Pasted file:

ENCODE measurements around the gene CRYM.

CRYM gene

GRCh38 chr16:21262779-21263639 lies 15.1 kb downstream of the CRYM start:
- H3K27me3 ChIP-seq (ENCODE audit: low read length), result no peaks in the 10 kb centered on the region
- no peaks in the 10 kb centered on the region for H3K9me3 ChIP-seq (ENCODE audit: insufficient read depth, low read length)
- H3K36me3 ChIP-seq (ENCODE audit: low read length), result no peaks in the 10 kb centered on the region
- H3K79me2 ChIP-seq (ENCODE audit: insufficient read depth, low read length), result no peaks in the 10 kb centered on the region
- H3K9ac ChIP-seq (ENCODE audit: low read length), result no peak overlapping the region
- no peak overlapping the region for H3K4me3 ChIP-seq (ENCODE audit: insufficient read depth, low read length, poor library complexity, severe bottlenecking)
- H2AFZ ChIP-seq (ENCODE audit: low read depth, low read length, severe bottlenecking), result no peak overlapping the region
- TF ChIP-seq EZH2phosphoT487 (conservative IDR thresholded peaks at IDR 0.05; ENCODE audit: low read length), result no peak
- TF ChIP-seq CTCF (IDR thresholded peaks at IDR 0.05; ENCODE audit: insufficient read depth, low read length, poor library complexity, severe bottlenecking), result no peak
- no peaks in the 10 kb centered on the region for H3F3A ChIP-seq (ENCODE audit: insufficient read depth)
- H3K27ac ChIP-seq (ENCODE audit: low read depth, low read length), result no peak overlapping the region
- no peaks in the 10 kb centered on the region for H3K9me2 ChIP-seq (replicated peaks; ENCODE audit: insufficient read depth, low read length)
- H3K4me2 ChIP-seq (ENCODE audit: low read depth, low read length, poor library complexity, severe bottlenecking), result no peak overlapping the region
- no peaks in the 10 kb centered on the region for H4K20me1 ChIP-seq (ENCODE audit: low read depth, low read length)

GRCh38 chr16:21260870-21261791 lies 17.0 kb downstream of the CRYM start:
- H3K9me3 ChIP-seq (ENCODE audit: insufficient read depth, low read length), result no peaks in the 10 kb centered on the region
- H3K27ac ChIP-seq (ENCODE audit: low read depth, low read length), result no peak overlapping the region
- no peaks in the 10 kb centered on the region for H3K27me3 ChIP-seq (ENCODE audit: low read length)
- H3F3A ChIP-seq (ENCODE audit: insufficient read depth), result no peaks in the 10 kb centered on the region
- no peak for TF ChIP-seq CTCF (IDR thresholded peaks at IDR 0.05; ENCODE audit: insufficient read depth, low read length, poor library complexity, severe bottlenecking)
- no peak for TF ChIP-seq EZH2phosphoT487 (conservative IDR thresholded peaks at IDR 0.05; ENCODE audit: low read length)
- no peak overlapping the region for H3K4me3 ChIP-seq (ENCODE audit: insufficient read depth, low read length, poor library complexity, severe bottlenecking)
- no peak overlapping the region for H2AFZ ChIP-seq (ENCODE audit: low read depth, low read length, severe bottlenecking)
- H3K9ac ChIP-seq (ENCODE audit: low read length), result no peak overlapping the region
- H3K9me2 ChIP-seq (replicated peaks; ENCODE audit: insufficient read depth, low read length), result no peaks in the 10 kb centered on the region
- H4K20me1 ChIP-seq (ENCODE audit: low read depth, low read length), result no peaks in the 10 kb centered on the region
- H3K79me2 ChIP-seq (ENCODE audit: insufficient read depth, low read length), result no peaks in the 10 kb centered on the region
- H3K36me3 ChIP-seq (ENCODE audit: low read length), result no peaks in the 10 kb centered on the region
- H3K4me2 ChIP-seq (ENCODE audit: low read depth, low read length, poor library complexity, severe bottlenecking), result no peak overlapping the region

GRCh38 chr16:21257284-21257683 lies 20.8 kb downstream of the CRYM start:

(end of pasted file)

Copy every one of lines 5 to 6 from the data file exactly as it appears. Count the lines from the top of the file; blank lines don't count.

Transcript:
- no peaks in the 10 kb centered on the region for H3K9me3 ChIP-seq (ENCODE audit: insufficient read depth, low read length)
- H3K36me3 ChIP-seq (ENCODE audit: low read length), result no peaks in the 10 kb centered on the region